Is the meeting to make a decision, share knowledge, explore ideas, or address a challenge? The objective will determine who needs to be there, the length of the meeting, and the right time of day for the meeting.
You don’t hold a brainstorming meeting directly after lunch, when the team is full and sluggish. Those meetings are best in the morning when (most) people are open-minded, fresh, and creative.
2. What is the Agenda?
To keep everyone focused and to determine the duration of the meeting, you’ll need an agenda. This is a list of all of the business you need to cover or all the decisions you need to make. Consider using a Visual Agenda — either a set of boxes sized according to how much time is spent on each or a Pie Chart Agenda.
There are always at least three components to every agenda:
3. What are Our Roles?
Based on the Objective and the Agenda, determine who needs to be in the meeting and what their roles are. Roles can be based on a participant’s job description, their expertise, their knowledge of the problem and the marketplace, or their position as a producer or stakeholder.
You may assign some roles to people at the outset of the meeting. Who is transcribing or taking notes? Who is acting as a facilitator? Who is keeping track of time and making sure lunch gets ordered? Who is the designated “Devil’s Advocate” — acting as the wrangler of unicorns and asking tough questions about how we might fail? It helps to think about these roles metaphorically. Are you the person driving, coaching, cheerleading, building, etc.?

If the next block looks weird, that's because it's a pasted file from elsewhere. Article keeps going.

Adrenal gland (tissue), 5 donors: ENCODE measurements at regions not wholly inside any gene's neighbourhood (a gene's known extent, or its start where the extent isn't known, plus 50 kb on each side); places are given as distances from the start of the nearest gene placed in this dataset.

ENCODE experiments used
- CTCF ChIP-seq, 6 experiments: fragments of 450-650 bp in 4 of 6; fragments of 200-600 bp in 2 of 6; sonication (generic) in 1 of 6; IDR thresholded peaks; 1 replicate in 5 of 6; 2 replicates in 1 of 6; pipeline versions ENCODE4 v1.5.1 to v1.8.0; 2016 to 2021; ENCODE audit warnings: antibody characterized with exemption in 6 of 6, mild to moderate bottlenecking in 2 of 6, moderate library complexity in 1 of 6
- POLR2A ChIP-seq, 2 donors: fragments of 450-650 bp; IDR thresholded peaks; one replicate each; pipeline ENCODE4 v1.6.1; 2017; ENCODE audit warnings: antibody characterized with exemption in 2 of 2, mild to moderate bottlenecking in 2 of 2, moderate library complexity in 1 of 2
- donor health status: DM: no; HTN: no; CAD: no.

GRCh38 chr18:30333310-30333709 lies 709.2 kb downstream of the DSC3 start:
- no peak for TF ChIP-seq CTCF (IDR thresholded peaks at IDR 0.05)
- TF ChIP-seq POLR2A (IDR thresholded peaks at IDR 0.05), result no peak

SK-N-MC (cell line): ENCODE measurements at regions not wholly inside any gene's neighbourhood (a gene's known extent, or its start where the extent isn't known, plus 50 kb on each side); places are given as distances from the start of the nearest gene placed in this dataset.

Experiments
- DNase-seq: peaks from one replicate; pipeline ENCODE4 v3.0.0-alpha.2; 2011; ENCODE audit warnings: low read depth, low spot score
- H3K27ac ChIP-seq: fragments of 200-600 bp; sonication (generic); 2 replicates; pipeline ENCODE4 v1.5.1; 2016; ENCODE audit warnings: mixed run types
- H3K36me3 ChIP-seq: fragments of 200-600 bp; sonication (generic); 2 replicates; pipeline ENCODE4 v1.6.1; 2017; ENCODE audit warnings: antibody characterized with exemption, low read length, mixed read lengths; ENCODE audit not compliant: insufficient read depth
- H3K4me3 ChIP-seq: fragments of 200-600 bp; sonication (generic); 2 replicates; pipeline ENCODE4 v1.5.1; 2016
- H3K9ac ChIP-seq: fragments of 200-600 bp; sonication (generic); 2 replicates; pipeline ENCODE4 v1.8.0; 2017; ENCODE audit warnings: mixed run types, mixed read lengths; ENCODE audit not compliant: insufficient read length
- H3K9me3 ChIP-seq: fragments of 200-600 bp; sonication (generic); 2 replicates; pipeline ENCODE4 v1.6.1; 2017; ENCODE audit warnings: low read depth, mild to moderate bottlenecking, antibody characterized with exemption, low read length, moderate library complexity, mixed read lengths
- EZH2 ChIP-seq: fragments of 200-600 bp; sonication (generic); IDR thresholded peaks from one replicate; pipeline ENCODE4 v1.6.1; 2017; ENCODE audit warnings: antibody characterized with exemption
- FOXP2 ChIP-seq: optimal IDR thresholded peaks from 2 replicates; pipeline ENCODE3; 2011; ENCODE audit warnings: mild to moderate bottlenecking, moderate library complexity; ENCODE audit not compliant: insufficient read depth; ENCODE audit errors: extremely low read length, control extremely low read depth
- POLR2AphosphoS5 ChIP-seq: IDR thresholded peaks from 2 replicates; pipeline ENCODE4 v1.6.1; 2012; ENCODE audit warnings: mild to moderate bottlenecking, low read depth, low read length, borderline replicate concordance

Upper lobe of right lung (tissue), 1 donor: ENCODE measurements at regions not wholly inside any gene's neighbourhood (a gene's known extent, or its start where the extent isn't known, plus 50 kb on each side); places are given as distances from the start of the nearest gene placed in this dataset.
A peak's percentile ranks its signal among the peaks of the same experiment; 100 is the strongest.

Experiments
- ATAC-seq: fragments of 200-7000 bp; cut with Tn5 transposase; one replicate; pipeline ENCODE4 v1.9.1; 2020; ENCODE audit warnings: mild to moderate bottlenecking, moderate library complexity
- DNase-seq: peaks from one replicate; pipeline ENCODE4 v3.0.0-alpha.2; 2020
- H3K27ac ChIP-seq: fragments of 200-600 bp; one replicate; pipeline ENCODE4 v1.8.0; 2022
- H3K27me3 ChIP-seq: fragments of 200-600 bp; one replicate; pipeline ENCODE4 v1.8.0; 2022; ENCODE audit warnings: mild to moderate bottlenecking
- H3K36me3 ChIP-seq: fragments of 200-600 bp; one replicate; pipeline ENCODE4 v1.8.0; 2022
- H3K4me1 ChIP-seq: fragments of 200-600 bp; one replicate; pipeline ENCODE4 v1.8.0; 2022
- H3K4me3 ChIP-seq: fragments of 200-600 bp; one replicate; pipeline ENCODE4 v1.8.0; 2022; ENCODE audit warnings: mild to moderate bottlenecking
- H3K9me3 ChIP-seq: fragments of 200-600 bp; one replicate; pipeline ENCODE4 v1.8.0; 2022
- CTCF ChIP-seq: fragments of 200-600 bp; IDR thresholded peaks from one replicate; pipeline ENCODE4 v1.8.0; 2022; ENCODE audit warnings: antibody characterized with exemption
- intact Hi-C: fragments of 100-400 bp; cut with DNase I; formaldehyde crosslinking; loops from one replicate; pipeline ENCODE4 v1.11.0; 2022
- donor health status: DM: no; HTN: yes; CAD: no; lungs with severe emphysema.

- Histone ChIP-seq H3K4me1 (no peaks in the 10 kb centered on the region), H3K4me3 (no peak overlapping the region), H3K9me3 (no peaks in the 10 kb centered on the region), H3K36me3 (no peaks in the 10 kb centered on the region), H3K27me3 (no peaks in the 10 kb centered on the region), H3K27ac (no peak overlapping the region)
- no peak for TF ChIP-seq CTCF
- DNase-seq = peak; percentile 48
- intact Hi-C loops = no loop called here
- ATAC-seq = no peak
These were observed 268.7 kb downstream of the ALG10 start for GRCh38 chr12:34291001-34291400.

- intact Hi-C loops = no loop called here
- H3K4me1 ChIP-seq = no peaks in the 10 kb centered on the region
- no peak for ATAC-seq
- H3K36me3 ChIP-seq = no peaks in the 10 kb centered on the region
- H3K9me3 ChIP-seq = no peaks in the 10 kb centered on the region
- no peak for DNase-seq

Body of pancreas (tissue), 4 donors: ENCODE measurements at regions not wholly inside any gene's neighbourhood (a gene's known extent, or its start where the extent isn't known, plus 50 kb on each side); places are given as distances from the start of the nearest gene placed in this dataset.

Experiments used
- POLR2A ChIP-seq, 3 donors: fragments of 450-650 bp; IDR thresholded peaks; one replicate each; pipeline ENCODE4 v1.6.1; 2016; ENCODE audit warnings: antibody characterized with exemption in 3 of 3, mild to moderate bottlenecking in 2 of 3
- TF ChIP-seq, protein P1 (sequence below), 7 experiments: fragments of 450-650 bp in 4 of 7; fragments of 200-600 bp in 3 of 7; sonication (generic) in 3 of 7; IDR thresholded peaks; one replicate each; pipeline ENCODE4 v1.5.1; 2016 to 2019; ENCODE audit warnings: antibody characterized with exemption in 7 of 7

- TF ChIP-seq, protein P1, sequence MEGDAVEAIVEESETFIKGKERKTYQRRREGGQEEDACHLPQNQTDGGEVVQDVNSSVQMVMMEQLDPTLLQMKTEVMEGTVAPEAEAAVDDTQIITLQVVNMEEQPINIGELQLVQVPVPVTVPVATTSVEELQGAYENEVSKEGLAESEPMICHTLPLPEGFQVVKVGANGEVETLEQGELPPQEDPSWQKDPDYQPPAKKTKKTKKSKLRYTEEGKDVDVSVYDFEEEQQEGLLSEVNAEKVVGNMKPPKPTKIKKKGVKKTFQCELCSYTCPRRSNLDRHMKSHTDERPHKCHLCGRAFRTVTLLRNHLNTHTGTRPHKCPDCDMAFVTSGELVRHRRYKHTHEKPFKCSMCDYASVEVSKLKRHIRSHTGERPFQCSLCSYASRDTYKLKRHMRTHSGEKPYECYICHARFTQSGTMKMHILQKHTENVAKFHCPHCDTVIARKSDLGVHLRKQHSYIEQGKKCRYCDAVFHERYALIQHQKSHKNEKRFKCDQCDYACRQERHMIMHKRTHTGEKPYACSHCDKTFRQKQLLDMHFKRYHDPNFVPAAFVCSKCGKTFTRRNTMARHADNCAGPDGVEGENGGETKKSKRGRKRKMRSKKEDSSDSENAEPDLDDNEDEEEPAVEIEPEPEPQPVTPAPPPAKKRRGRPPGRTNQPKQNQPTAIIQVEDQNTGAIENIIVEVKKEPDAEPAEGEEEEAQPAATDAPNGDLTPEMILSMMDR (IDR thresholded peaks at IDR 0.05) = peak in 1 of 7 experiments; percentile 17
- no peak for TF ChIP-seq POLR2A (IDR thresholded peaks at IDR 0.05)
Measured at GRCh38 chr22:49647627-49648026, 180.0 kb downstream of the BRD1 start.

See also: The Five Vital Roles in Any Virtual Meeting
4. What are the Rules?
Rules help us cross the finish line as a team. Rules are the covenant and the contract that we abide by as a community. We establish affinity, trust and relationship by mutually agreeing on and following the rules.
If your meeting is being held to reach a decision, then your rules need to create a process of decision-making. You might have a rule about deferring new ideas, projects or business to a later date. You might have a rule about withholding judgment, instead asking specific questions that help you arrive at a decision.
If you’re establishing an environment of trust, respect, consensus and collaboration, you might have rules about always speaking for yourself (using “I” language), raising your hand, or speaking one-at-a-time.
If the meeting is exploratory — designed to share knowledge or brainstorm big, wild ideas — then the rules must support creativity and openness. We borrowed one of the most effective rules for generativity from improv comedy: “Yes, and …”
See also: The Power of "Yes, and ..."
By invoking the rule of “Yes, and …” we stay positive and build on each other’s thoughts, honoring what everyone has to say.
Problem-solving meetings may include the rules “All information is valuable” or “No idea is too small.”
You may invoke “Honesty” as a rule, reminding everyone that we will only achieve our goals if we trust one another and respect each other enough to tell the truth.
If you don’t want people on their phones or laptops, then invoke the rule of “Focus,” “Presence,” or “All In.” Kindly instruct them that if they need to handle business they can take it out of the room (or turn off their cameras) and return when they’re done.
If it’s to be a highly-visual meeting with lots of people sketching or scribing, you may add the rule, “Don’t make fun of others’ drawings.”
After reviewing the rules, you may ask, “Are there any rules we forgot?”
Allowing the participants to create rules together is a way to ensure commitment and engagement early in the process.
ABOUT THE Author
Joran Slane Oppelt is an international speaker, author and consultant with certifications in coaching, storytelling, design thinking and virtual facilitation.